Short-term hormone replacement therapy (HRT) is acceptable and relatively safe for healthy, symptomatic, recently postmenopausal women, according to a new consensus statement endorsed by 15 leading medical organizations involved in women's health.
The new guidelines and rationale were issued jointly by the North American Menopause Society (NAMS), the American Society for Reproductive Medicine, and the Endocrine Society.
More than a decade ago, on July 9, 2002, findings from the Women's Health Initiative (WHI) stirred up controversy by showing that for the prevention of chronic disease, risks for HRT outweighed the benefits.
"The results of the WHI and the conflicting reports that followed led many women to believe hormone therapy may not be a safe treatment for menopausal symptoms," Janet E. Hall, MD, immediate past president of the Endocrine Society, said in a news release. "We want women to know that there are options out there for relief of their menopausal symptoms. The level of risk depends on the individual, her health history, age, and the number of years since her menopause began."
In the aftermath of the WHI report, some clinicians may have erred on the side of caution, hesitating to provide even short-term HRT to appropriately selected patients for relief of perimenopausal symptoms. Although HRT is widely thought to be effective in this setting, the reluctance of physicians to prescribe it may have led symptomatic women to seek unproven alternative treatments.
"Many women can safely take hormone therapy for relief of menopausal symptoms when they work closely with their provider to assess their personal risks and benefits," NAMS Executive Director Margery Gass, MD, said in a news release. "Women and clinicians have been frustrated by the many conflicting recommendations during the last 10 years. This statement should be reassuring to all."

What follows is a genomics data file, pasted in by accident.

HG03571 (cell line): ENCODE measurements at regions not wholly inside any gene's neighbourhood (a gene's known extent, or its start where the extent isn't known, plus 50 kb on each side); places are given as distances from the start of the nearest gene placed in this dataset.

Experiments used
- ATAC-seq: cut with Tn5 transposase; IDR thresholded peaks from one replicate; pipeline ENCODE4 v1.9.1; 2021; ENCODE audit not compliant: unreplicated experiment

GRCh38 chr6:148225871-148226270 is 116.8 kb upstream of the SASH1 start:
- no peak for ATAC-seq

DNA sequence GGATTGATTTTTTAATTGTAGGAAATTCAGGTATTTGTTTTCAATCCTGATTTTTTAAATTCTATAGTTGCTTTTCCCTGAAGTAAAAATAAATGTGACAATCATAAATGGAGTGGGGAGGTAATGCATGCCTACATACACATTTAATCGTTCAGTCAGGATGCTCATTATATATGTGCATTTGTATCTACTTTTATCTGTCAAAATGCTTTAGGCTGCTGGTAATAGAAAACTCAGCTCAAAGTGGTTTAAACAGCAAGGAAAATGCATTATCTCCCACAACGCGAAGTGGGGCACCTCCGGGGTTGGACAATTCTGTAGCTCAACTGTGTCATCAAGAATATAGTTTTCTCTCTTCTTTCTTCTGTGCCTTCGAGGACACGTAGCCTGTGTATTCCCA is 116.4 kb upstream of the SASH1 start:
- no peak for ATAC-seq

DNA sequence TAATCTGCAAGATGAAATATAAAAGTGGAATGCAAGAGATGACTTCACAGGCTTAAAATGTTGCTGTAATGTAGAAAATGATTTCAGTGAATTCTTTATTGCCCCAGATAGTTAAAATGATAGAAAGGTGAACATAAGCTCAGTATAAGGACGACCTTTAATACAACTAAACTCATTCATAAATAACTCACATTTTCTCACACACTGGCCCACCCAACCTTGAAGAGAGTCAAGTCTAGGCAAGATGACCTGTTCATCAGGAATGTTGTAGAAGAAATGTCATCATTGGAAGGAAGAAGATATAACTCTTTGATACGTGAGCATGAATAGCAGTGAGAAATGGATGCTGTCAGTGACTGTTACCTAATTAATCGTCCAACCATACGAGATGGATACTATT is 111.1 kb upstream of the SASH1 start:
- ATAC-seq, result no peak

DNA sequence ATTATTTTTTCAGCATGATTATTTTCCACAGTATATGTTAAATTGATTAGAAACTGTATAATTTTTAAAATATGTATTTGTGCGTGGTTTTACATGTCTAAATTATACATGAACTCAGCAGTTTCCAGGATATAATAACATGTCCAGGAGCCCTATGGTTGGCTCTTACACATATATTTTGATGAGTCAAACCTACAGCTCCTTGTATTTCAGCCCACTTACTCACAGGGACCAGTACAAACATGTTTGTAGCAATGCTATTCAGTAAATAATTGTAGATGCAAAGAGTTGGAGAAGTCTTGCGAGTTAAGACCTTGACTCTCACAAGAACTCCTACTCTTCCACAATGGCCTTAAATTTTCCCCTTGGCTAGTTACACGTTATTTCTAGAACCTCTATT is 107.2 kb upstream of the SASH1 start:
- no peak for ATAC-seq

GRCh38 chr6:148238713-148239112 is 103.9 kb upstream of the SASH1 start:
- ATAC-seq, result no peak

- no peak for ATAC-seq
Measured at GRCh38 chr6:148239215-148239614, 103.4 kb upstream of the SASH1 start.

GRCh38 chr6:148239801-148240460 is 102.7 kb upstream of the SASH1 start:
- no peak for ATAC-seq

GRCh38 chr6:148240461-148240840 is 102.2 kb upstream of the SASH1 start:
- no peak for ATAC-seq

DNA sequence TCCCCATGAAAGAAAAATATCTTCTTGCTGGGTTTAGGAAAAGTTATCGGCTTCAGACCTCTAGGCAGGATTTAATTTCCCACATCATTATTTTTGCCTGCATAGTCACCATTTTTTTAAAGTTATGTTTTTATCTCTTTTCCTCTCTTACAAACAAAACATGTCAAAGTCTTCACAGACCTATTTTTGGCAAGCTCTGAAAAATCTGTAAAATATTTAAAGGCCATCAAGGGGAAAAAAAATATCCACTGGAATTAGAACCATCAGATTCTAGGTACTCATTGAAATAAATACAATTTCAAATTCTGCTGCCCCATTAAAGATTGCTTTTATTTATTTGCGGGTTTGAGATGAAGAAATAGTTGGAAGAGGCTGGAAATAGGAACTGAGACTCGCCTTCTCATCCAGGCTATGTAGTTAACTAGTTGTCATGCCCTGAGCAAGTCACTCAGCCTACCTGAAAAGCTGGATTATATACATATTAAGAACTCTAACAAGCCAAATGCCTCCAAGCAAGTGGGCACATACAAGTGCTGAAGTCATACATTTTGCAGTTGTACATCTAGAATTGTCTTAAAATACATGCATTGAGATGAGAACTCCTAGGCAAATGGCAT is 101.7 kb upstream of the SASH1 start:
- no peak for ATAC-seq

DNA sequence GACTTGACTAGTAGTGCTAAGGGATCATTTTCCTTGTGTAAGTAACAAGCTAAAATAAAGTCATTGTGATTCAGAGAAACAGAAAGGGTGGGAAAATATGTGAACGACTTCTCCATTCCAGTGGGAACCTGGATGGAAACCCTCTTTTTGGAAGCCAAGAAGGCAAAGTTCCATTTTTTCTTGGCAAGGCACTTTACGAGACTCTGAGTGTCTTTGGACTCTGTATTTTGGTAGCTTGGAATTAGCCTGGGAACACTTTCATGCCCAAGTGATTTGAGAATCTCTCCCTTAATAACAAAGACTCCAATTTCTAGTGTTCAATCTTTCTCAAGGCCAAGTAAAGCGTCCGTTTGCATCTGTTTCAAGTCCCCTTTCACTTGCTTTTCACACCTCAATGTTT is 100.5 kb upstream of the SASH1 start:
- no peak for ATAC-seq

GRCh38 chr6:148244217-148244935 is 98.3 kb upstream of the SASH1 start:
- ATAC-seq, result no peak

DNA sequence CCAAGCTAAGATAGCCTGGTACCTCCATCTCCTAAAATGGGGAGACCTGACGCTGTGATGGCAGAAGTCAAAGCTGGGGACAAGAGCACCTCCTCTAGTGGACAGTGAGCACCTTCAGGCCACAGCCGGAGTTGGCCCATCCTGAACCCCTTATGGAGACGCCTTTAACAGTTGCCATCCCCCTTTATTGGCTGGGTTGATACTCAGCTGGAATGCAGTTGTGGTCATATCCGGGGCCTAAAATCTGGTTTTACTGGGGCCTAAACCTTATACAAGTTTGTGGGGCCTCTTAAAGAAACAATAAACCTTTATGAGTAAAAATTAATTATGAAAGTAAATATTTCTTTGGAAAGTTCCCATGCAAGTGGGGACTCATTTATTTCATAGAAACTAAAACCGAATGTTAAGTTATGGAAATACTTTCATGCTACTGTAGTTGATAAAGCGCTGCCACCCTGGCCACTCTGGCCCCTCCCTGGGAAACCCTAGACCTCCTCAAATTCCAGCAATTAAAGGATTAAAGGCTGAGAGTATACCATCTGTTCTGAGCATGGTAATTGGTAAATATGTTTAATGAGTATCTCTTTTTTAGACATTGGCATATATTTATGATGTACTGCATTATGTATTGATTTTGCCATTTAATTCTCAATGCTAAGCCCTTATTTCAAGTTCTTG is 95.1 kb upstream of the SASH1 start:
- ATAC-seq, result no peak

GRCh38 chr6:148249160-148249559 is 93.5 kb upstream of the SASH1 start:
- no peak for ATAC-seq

The joint statement aimed to present evidence-based key concepts about appropriate use of HRT to facilitate informed decision-making by women and their physicians.
"Physicians can help patients determine, based on their own particular characteristics and history, whether or not they are good candidates for hormone therapy and what type of [therapy] will provide them the greatest relief at the lowest risk," said Roger Lobo, MD, past president of the American Society for Reproductive Medicine. "A decade of research and analysis has shown us that the generalized conclusions of the WHI do not apply to younger women at the beginning of the menopausal transition."
Specific recommendations in the consensus statement include the following;
In addition to the North American Menopause Society, the American Society for Reproductive Medicine, and the Endocrine Society, which collaborated on the joint statement and published it in their journals, 12 other medical organizations endorsed the consensus guidelines. All conclude that hormone therapy has an important role in managing symptoms for women during the menopausal transition and in early menopause.
- The decision to use HRT must be individualized based on specific patient factors and anticipated risks and benefits. These include quality-of-life priorities, age, time since menopause, and risk for blood clots, heart disease, stroke, and breast cancer.
- For healthy, relatively young women (younger than 59 years or within 10 years of menopause) with moderate to severe menopausal symptoms, systemic HRT is an acceptable option and is the most effective treatment.
- Low-dose vaginal estrogen is the preferred treatment for women who have only vaginal dryness or discomfort with intercourse.
- To prevent uterine cancer in women who still have a uterus, HRT should include progesterone or a similar progestogen, as well as estrogen. Women who have undergone hysterectomy can be given only estrogen.
- Estrogen-only and estrogen-progestogen HRT are associated with increased risk for stroke and of venous thromboembolism (deep venous thrombosis and pulmonary embolus), as are hormone-based contraceptives. However, the risk is rare in women aged 50 to 59 years.
- Use of continuous estrogen with progestogen therapy for at least 5 years, and possibly even for shorter duration, is associated with an increased risk for breast cancer. The risk is real, but not great and when HRT is discontinued, this risk decreases. Use of estrogen alone for 7 years in the WHI trial did not increase the risk of breast cancer.
- The lowest effective dose of hormone therapy should be used for the shortest time to manage menopausal symptoms. Continued use should be reevaluated periodically, but duration should be individualized and some women may require extended therapy because of persistent symptoms.